I called a friend and told her I was concerned about the Google searches I was doing. I was researching suicide methods and determining if I could do them – did I have the courage? Did I have the supplies or space? She agreed that my searches were concerning and suggested I call my psychiatrist. That sounded like a good idea so I did. The answering service told me he would call in 20 minutes. Those 20 minutes felt like two hours. After 30 minutes I hadn’t heard from him so I called the service back. My doctor called in five minutes. It was 9 p.m. at night and he sounded like I woke him up. I was embarrassed that I had called. I was horrified that I had been so inconsiderate as to impose on his personal time. He made suggestions of things I could do. I agreed to all of them, knowing I would do none of them. All I wanted to do was get off the phone and end the embarrassment.
After that phone call, I think the dissociation was complete. There was no reasoning with myself; I was gone, there was only movement and action. Standing to the side, watching myself with no hesitancy or pause. I was completely sure this was the best thing I could do. It would end my pain. It would allow my husband to stop having to be around me and be dragged down by my endless depressions. He would hurt for a while, but eventually he could pick up his life and move on, better without me. Thinking of my husband, I sent a text to my therapist. I apologized for texting so late (it was around 10 p.m. now) but asked if we could talk for a minute. “It’s kind of important,” I said. He called me immediately. As we talked I explained that I wanted to be sure I was doing the best thing for my husband; I needed to know I was handling this well. I didn’t want to cause my husband any more trouble than necessary. I had already taken the steps, I wasn’t planning anything now, it was already done.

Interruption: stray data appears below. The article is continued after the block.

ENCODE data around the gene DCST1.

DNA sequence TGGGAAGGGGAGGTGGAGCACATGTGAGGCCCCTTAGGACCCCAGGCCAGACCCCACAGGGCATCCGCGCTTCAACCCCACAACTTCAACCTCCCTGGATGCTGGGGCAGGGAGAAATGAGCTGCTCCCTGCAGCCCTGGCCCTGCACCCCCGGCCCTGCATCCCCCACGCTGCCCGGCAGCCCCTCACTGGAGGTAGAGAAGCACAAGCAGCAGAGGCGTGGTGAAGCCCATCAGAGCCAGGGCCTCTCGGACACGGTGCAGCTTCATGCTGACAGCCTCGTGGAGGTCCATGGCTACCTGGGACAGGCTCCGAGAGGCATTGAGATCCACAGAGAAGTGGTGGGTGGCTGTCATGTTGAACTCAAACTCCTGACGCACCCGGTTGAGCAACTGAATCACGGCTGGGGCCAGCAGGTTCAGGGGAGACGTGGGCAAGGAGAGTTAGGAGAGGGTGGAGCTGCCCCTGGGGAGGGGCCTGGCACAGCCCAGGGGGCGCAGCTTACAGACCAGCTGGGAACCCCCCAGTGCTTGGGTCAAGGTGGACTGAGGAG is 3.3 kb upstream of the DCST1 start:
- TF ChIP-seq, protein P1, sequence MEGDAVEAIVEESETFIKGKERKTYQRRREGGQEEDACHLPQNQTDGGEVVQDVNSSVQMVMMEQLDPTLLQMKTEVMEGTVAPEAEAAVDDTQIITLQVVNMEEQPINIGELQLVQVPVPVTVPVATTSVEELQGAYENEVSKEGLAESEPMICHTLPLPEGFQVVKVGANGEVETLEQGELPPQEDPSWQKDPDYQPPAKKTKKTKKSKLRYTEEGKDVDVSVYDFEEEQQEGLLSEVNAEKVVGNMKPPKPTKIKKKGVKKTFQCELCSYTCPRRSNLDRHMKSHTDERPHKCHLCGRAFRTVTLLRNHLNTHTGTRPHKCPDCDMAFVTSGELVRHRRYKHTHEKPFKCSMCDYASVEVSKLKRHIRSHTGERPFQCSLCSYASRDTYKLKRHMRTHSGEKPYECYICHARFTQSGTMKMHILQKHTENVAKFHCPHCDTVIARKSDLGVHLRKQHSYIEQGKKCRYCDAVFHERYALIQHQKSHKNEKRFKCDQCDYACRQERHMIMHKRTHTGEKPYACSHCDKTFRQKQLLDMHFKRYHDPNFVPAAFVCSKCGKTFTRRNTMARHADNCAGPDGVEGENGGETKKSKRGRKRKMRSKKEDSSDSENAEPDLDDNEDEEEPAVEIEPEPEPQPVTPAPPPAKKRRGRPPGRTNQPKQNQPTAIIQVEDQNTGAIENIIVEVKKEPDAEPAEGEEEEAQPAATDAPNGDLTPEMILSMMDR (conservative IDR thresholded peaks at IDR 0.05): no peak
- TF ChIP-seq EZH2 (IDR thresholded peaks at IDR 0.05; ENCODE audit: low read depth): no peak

My therapist listened and talked calmly to me. He brought the conversation around to telling me he was legally required to report what I had done. But he gave me choices. He could call emergency services, I could tell my husband (who was in the next room), or he could tell my husband. I chose for him to tell my husband. Meanwhile the crisis text line had contacted the police to come out and do a wellness check on me. The ambulance wasn’t far behind.
Obviously, I survived my attempt. I’m thankful for that. The attempt changed me. There were trauma affects from it, but I had a lot of help working through that and I’m OK. I still cry every time I see an ambulance. I’ve been surprised that one of the biggest things left behind from the attempt is fear. Fear that it got that bad. Fear that the suicidal thoughts got so far I actually acted on them. Fear that I know it could happen again. Because it wasn’t selfishness. It wasn’t cowardice. It wasn’t weakness, it was mental illness.
Getty image by cosveta